Antarctic ice sheet is melting at rate of 36 cubic miles a year, says study

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MELTING Antarctic ice is adding so much fresh water into the oceans every year that it could fill Loch Ness 18 times over, according to scientific research published yesterday.

Previously it was thought that the massive ice sheet would actually help mop up some of the sea level rise caused by global warming, because rising temperatures would increase the amount of snow falling on the continent.

However the latest survey - using a new technique to measure the mass of ice with NASA satellites - has become the first to suggest that overall it is in "significant decline". They found it was losing 36 cubic miles a year, enough to raise global sea level by 0.4 millimetres a year.

The Antarctic ice sheet contains 70 per cent of the world's fresh water and if all of it was to melt - along with the more vulnerable Arctic and Greenland ice sheets - sea levels would rise by a catastrophic 84 metres.

Environmentalist campaigners urged the world to go on a "war footing" to fight climate change by reducing greenhouse gas emissions before it was too late.

However, other experts sounded a note of caution about the study, saying that it had been carried out over a relatively short period that might not reflect the overall trend.

The report's chief author, Dr Isabella Velicogna of Colorado University, said: "This is the first study to indicate the total mass balance of the Antarctic ice sheet is in significant decline.

"It showed the glaciers in the west were accelerating and losing more mass. In the east, there have been surveys showing there is growing mass in the interior. What our study showed was the east is in balance between what's growing and what is being lost at the edges."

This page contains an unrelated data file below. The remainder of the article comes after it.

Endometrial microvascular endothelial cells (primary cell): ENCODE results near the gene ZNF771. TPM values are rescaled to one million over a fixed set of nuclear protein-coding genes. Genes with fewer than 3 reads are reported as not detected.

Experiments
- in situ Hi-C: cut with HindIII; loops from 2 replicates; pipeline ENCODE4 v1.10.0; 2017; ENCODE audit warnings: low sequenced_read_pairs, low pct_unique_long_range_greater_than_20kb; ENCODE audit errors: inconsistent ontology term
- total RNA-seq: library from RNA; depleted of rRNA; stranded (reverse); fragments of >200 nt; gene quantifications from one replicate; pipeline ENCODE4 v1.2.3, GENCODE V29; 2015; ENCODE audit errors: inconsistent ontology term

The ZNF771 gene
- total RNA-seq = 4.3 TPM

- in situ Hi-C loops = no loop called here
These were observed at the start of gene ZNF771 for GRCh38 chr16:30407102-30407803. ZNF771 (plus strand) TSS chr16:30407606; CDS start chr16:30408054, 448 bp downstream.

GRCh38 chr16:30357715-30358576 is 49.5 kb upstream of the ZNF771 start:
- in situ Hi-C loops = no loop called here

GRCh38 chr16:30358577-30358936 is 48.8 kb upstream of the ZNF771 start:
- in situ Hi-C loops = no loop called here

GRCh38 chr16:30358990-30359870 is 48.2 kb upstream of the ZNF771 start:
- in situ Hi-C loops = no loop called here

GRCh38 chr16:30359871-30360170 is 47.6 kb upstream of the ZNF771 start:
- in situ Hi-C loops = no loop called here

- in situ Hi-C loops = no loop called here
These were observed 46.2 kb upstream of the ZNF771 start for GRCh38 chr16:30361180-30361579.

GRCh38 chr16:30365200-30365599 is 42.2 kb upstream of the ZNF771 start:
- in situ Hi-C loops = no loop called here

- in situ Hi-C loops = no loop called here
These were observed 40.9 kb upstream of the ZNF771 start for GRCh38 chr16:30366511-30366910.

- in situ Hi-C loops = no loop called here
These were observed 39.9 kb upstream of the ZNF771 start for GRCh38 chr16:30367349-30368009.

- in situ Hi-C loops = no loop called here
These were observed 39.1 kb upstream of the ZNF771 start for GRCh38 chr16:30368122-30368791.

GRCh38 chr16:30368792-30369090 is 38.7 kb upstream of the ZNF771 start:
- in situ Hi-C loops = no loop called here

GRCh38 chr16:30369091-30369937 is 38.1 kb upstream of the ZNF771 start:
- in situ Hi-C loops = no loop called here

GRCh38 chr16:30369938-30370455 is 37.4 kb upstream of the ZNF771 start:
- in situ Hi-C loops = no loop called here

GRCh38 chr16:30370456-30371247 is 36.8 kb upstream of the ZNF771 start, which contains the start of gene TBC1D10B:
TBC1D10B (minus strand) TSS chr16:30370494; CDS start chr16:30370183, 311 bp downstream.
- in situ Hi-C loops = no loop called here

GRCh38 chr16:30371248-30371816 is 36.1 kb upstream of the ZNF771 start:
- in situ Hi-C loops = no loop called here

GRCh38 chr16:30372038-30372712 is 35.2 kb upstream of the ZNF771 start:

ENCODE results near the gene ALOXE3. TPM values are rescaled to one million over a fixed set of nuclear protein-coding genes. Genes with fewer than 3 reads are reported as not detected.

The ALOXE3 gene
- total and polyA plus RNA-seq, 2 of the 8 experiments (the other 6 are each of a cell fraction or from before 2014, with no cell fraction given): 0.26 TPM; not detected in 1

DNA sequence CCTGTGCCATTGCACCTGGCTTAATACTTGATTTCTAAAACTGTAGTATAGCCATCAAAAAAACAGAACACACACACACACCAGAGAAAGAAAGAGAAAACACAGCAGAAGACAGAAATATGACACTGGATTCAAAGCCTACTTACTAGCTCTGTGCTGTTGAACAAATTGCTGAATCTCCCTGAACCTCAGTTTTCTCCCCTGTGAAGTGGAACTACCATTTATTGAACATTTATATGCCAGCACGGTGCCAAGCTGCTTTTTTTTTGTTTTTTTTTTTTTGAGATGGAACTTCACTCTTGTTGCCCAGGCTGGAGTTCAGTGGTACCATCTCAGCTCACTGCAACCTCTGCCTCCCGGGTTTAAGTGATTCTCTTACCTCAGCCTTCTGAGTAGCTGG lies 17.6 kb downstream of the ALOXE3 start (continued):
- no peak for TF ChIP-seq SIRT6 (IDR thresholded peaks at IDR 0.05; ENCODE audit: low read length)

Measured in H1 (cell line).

Two satellites, launched in 2002, orbit the Earth at an altitude of 310 miles, flying one behind the other exactly 137 miles apart. The constant gap between the satellites allows scientists to measure the variation in gravity caused by the massive ice sheet. This can then be used to calculate the mass of ice in particular regions.

A previous report by the Intergovernmental Panel on Climate Change (IPCC), a United Nations' body, predicted that the Antarctic ice sheet as a whole would gain ice as a result of global warming.

Dr Velicogna said: "What we found is the ice sheet is losing mass quite a bit, so we should pay attention. I think we have to be careful. It's unlikely this is going to stop tomorrow."

Dr Richard Dixon, of WWF Scotland, has maintained an optimistic stance - despite warnings from several leading environmentalists who believe global warming is now irreversible - that something can be done to stave off the worst effects of climate change.

But findings of the Colorado study, which appeared yesterday in the online journal Science Express, were further evidence of the need for drastic action, he said. "This is more bad news and very significant. The situation is desperately urgent and really we should be setting things on a war footing. The economy should be switched over to fighting climate change," Dr Dixon said.

"We have got about ten years to get really serious. In 15 years' time, if [greenhouse gas] emissions globally aren't going down instead of going up, then we're in very serious trouble."

However, Professor David Vaughan, of the British Antarctic Survey, said the figures produced were not radically different from previous estimates, despite being produced using a totally different method. Normally scientists base their calculations on measurements of the height of the ice.

And he added: "The record [showing the loss of ice] that's been published is over a very short period. We'd really like several decades of record to be confident the changes we're seeing are long-term trends."

Professor Vaughan said the east Antarctic ice sheet would not be lost completely "within the next few millennia".

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